For anyone's information, the term was discussed pretty thoroughly in September last year. The discussion is saved at Wikipedia:Redirects for discussion/Log/2015 September 16#Hockey on the ice and should preferably be read before you give any opinion on the matter. Please note, that the result was no consensus, which led to the result that the redirects were left pointing to bandy as they had been before. Snowsuit Wearer (talk|contribs) 23:19, 22 May 2016 (UTC)
There's a new talking going on now at Wikipedia:Redirects_for_discussion/Log/2016_May_22#Hockey_on_the_ice. I don't know why it has been taken up again and why it was not noted here by the person nominating it. Röd Boll (talk) 07:02, 23 May 2016 (UTC)
Yes, it seems Sportsfan 1234 did that, instead of discussing her/his edits here on this here talk page. Well, that's at least better than just keeping on editing without discussing at all, gotta give her/him that. Snowsuit Wearer (talk|contribs) 20:37, 23 May 2016 (UTC)
The discussion is over now, it seems. I don't know why there was no notice about the end given here. Anyway, the links hockey on the ice and hockey on ice is now redirected to hockey#Subtypes, which perhaps is just as well, even if I haven't seen any source which shows that these terms actually were used for ice hockey or any other form of hockey in older times. I'll accept it. Snowsuit Wearer (talk|contribs) 15:57, 5 June 2016 (UTC)
It is a bit strange, I think, that neither the person starting the discussion on redirecting the redirection pages (User:Sportsfan 1234) nor the person ending the discussion (User:BDD), made any note about it what so ever on this page. I don't know if they should have done that according to Wikipedia rules, but I think it would have been polite to do so, especially since the discussion was already going on here before the redirection discussion was started. Dammråtta (talk) 21:42, 5 June 2016 (UTC)
It is pretty normal for redirect discussions not to be notified on the target page, only on the actual redirect. -DJSasso (talk) 19:06, 6 June 2016 (UTC)
Is that so and is it a good thing User:Djsasso¿ Even if there's an ongoing debate about it on the target page? I don't know, I'm just asking... ie ? :^) — Preceding unsigned comment added by 2A00:801:210:55EF:0:0:0:1 (talk) 11:38, 7 June 2016 (UTC)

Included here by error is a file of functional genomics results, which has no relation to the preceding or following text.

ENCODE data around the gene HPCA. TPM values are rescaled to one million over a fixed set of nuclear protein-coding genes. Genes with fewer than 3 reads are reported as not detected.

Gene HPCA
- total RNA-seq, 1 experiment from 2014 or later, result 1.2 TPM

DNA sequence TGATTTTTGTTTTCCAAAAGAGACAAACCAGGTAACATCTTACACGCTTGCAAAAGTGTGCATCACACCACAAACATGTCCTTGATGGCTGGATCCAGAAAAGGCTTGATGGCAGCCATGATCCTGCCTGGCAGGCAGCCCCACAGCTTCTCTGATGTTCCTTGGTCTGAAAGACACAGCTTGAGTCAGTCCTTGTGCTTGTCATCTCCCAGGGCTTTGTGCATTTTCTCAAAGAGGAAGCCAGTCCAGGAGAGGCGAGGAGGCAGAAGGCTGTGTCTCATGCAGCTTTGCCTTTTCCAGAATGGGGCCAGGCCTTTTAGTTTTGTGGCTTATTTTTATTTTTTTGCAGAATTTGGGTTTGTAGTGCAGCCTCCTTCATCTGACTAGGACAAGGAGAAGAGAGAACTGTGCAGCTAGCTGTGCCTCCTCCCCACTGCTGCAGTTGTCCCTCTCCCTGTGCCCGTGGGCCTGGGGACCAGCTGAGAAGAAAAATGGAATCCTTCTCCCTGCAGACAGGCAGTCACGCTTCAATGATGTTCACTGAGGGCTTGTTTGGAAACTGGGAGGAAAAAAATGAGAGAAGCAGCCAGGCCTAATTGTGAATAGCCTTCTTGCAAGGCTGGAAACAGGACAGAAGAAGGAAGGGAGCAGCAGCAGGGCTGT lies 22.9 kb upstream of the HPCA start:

I might be missing the section but I don't see a section on this page talking about the redirect. -DJSasso (talk) 17:19, 7 June 2016 (UTC)
This section? You are writing in this section, which is about it (the ridirect) and the term hockey on the ice (the redirected term). The section immediately before is also about it. Röd Boll (talk) 12:46, 8 June 2016 (UTC)
@DJSasso, I started this section and before that User:Skogsvandraren started the Talk:Bandy#Top links, hat note section above obviously to invite User:Sportsfan 1234 to talk about the changes User:Sportsfan 1234 did, since they were about removing the hat links to this page connected to the redirected terms. I agreed totally with what User:Skogsvandraren wrote. User:Sportsfan 1234 for some reason, unbeknownst to me, choose not to explain or discuss what he had done, so it was restored by me. Then I started this section about the same question. At the same time, well knowing about my asking him to discuss here but obviously ignoring this, User:Sportsfan 1234 started the new debate on the redirect (even if this had been discussed before, less than a year ago). The new redirect discussion is noted here, in this very section. The redirect as such has no section on this talk page, but the term which is redirected has this abd the one immediately before it. If you look in the archive page for this talk page, you will find some notes about last year's discussion too. Snowsuit Wearer (talk|contribs) 23:43, 8 June 2016 (UTC)